Some Republicans who aspire to be the leader of the free world sound like bigoted xenophobes. Most conspicuous are ones whose own parents were refugees from brutal dictatorships or are married to immigrants.

Their rationale is that some jihadi terrorists may sneak in with the refugees (one apparently who did was among those in the French attacks on Nov. 13), so all refugees should be banned. 

Critics like to point to the 9/11 hijackers to justify anti-immigration attitudes. Sen. Marco Rubio, who favored immigration reform before he was against it, said “some” of the hijackers “had overstayed [their] student visas.” Sen. Lindsey Graham (R-S.C.) has said all 19 were here on expired student visas.

Neither presidential wannabe did his homework. All 19 had entered the country legally; only one on a student visa, which he did not overstay, and the others on tourist or business visas, according to

The only Jew running for president, Sen. Bernie Sanders (I-Vt.), pledged to stand against Islamophobia and racism and backed Obama’s decision to admit some 10,000 refugees. So have his two Democratic rivals, Hillary Clinton and Martin O’Malley, both of whom suggested raising the number to 65,000.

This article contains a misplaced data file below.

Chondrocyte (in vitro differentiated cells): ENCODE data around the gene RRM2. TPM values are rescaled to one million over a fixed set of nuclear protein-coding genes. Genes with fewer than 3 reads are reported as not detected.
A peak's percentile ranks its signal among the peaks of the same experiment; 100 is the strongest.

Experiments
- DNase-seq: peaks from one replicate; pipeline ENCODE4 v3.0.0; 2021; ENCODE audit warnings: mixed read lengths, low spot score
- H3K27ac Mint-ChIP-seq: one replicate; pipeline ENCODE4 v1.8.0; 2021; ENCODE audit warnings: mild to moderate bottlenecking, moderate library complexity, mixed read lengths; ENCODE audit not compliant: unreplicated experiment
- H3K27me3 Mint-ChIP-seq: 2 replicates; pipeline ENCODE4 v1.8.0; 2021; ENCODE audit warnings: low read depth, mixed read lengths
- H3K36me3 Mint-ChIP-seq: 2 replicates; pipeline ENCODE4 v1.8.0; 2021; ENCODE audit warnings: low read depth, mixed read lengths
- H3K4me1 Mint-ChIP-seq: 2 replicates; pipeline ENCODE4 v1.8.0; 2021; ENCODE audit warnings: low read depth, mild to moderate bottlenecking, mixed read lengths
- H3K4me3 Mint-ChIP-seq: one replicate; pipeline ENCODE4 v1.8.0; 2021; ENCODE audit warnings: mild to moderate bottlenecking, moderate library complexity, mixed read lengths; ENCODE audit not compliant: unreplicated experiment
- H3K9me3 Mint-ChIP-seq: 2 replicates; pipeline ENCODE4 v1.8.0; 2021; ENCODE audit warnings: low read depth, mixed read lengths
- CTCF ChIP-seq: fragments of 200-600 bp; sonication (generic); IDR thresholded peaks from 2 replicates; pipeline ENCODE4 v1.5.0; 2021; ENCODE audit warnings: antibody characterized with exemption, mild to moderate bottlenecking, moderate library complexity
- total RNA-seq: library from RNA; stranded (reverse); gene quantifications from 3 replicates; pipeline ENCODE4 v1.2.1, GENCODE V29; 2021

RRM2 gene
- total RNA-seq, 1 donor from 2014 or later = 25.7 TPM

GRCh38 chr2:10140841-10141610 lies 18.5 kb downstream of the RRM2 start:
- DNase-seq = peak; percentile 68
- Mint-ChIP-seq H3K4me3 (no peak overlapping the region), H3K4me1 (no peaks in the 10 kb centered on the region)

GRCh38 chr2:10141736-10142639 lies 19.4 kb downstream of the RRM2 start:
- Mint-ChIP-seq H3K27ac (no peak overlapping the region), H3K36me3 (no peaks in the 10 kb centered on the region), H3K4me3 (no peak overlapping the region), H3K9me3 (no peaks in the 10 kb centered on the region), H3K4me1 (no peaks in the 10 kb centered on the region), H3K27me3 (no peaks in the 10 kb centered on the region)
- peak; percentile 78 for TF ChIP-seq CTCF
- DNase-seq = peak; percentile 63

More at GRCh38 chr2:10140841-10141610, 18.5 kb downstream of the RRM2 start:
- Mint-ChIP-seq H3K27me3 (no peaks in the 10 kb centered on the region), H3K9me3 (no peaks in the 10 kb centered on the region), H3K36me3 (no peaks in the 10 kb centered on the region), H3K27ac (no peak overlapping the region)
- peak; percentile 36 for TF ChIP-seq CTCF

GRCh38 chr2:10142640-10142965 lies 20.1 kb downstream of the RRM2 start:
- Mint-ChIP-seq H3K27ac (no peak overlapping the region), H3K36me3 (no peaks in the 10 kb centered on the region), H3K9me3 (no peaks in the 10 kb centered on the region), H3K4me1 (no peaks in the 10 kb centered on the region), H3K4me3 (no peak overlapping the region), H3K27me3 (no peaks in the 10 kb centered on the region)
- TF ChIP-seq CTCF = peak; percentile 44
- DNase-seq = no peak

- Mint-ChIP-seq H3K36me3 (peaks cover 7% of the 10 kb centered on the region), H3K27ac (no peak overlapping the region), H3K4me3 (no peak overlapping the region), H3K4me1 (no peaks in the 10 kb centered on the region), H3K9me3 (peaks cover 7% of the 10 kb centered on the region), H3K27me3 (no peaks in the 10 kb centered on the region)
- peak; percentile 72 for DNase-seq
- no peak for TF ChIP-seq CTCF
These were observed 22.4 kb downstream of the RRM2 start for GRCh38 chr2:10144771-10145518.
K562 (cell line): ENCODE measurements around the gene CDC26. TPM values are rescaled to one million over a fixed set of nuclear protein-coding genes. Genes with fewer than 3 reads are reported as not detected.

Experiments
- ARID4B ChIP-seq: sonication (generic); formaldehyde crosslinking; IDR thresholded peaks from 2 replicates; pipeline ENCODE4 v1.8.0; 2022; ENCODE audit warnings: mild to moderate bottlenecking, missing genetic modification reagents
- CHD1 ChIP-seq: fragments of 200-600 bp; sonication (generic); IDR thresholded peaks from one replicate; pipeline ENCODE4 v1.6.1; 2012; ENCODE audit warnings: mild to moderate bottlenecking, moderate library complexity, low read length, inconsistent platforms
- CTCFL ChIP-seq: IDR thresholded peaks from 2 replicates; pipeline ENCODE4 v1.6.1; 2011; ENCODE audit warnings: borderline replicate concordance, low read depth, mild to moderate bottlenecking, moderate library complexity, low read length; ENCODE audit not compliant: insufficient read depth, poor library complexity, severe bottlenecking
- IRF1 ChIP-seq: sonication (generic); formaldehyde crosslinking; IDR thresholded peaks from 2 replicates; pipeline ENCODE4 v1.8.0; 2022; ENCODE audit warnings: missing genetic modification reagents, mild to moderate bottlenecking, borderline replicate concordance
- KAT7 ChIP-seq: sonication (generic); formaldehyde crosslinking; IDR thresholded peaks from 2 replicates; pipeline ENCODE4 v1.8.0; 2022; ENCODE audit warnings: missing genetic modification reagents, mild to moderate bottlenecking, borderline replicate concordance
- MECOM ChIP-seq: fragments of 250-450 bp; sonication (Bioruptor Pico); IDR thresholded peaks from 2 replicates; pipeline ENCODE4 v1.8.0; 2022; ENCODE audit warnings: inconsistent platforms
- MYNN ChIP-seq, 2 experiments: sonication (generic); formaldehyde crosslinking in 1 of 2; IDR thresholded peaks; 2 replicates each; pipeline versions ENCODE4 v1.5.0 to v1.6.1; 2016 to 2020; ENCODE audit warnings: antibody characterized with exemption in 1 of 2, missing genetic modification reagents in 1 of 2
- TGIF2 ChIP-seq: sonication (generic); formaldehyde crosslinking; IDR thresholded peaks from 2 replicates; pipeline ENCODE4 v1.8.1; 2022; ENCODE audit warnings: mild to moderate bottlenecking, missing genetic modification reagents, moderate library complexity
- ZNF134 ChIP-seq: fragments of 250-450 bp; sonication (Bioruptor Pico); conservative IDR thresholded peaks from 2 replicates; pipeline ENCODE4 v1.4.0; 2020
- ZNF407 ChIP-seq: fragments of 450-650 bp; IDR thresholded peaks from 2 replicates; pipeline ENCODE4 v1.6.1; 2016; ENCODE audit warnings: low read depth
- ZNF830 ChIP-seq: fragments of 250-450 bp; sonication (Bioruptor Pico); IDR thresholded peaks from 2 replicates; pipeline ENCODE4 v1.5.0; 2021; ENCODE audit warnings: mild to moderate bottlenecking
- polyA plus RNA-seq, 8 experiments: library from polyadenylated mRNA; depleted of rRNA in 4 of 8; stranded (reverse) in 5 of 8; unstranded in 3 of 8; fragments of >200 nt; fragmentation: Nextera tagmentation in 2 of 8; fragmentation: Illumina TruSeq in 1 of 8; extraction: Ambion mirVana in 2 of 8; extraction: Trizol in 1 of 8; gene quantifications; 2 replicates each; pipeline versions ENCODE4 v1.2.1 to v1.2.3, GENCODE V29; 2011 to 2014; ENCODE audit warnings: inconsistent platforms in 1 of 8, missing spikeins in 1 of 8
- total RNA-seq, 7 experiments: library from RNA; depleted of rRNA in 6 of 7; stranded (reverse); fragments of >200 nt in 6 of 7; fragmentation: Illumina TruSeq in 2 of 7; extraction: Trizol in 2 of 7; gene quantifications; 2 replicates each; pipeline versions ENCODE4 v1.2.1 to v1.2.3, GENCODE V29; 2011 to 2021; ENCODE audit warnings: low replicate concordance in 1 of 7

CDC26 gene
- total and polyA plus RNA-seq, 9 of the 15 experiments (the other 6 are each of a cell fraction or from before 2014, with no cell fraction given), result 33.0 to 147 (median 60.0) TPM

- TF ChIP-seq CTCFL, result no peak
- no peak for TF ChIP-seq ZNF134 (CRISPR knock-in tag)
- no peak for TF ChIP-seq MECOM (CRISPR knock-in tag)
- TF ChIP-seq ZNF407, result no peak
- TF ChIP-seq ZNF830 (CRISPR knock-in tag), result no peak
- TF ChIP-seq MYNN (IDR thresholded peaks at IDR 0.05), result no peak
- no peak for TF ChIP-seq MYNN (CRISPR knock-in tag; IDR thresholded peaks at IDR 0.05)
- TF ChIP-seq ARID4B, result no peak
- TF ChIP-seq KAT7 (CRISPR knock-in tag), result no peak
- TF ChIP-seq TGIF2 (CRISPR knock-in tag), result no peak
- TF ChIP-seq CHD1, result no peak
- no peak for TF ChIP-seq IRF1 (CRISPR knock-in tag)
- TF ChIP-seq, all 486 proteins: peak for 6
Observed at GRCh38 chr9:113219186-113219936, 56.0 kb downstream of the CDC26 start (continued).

Rep. Steve Israel (D-N.Y.) said, “We can protect our safety and our humanitarian values,” and we shouldn’t “slam the door on them.”

But that’s exactly what Republicans want to do.

Sen. Jeff Sessions (R-Ala.) would shut down the government in order to keep them out. Presidential candidates Ben Carson and Mike Huckabee have written to Speaker Paul Ryan demanding he block all funding for Syrian refugee resettlement.

Donald Trump, warning that Syrian refugees could be ISIS’ “Trojan horse,” said if he were president, he’d consider closing American mosques that have radical clerics and limiting civil liberties for all Americans.

Sen. Cruz (R-Texas), the son of a Cuban immigrant, said we should permit only Christian refugees because, “There is no meaningful risk of Christians committing acts of terror.”

Has no one told Ted or Jeb about Dylann Roof, who killed nine worshipers at the Emanuel AME church in Charleston, S.C.; neo-Nazi Frazier Glenn Cross, who got the death penalty last week for killing three people in 2014 in Kansas who he thought were Jews; Timothy McVeigh and Terry Nichols, who bombed the Alfred P. Murrah Federal Building in Oklahoma City; or the Unabomber?